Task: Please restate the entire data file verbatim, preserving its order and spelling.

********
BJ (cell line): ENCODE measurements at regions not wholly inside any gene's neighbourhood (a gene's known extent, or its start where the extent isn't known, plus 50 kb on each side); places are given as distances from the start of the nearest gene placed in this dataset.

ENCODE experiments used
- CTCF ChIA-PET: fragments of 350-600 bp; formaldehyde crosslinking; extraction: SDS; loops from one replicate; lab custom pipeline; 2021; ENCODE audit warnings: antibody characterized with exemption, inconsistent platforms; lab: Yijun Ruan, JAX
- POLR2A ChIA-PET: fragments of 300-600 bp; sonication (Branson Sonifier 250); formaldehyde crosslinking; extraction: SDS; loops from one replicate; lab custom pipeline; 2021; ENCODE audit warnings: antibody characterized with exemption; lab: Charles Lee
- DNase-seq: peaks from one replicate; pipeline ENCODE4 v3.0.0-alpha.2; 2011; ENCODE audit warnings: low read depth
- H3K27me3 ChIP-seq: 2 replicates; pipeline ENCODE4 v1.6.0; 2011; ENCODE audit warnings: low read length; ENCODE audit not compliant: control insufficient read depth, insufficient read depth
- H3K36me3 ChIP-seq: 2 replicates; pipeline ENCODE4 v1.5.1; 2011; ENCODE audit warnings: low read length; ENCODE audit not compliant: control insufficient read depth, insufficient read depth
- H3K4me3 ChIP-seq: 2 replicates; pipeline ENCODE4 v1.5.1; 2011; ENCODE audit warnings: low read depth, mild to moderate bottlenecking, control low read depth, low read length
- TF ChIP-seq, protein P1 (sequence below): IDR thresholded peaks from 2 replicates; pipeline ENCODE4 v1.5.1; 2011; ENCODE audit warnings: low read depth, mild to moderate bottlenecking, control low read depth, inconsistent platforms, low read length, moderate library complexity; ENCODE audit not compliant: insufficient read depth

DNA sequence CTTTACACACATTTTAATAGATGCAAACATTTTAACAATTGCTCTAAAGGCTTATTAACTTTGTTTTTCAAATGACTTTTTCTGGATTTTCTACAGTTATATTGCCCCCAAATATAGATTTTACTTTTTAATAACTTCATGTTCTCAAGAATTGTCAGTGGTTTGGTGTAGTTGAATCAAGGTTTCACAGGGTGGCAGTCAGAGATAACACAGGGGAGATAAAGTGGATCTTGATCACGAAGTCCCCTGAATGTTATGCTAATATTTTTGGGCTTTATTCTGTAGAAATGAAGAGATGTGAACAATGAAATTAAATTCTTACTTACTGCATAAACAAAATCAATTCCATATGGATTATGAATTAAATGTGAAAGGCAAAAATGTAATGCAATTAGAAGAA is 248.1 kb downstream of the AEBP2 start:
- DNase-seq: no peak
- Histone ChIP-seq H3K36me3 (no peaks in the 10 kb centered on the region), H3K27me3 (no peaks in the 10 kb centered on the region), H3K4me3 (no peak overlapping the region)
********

BJ (cell line): ENCODE measurements at regions not wholly inside any gene's neighbourhood (a gene's known extent, or its start where the extent isn't known, plus 50 kb on each side); places are given as distances from the start of the nearest gene placed in this dataset.

ENCODE experiments used
- CTCF ChIA-PET: fragments of 350-600 bp; formaldehyde crosslinking; extraction: SDS; loops from one replicate; lab custom pipeline; 2021; ENCODE audit warnings: antibody characterized with exemption, inconsistent platforms; lab: Yijun Ruan, JAX
- POLR2A ChIA-PET: fragments of 300-600 bp; sonication (Branson Sonifier 250); formaldehyde crosslinking; extraction: SDS; loops from one replicate; lab custom pipeline; 2021; ENCODE audit warnings: antibody characterized with exemption; lab: Charles Lee
- DNase-seq: peaks from one replicate; pipeline ENCODE4 v3.0.0-alpha.2; 2011; ENCODE audit warnings: low read depth
- H3K27me3 ChIP-seq: 2 replicates; pipeline ENCODE4 v1.6.0; 2011; ENCODE audit warnings: low read length; ENCODE audit not compliant: control insufficient read depth, insufficient read depth
- H3K36me3 ChIP-seq: 2 replicates; pipeline ENCODE4 v1.5.1; 2011; ENCODE audit warnings: low read length; ENCODE audit not compliant: control insufficient read depth, insufficient read depth
- H3K4me3 ChIP-seq: 2 replicates; pipeline ENCODE4 v1.5.1; 2011; ENCODE audit warnings: low read depth, mild to moderate bottlenecking, control low read depth, low read length
- TF ChIP-seq, protein P1 (sequence below): IDR thresholded peaks from 2 replicates; pipeline ENCODE4 v1.5.1; 2011; ENCODE audit warnings: low read depth, mild to moderate bottlenecking, control low read depth, inconsistent platforms, low read length, moderate library complexity; ENCODE audit not compliant: insufficient read depth

DNA sequence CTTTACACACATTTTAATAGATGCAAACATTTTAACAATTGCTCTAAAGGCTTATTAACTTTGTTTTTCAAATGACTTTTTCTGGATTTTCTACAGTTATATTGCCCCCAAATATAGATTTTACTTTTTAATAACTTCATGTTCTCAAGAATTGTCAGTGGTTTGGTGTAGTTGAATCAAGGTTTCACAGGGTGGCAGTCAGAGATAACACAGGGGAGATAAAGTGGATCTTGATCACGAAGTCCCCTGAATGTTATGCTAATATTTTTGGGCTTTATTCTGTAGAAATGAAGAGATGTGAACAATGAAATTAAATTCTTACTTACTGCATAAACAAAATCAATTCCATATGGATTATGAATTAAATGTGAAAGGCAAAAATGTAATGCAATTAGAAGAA is 248.1 kb downstream of the AEBP2 start:
- DNase-seq: no peak
- Histone ChIP-seq H3K36me3 (no peaks in the 10 kb centered on the region), H3K27me3 (no peaks in the 10 kb centered on the region), H3K4me3 (no peak overlapping the region)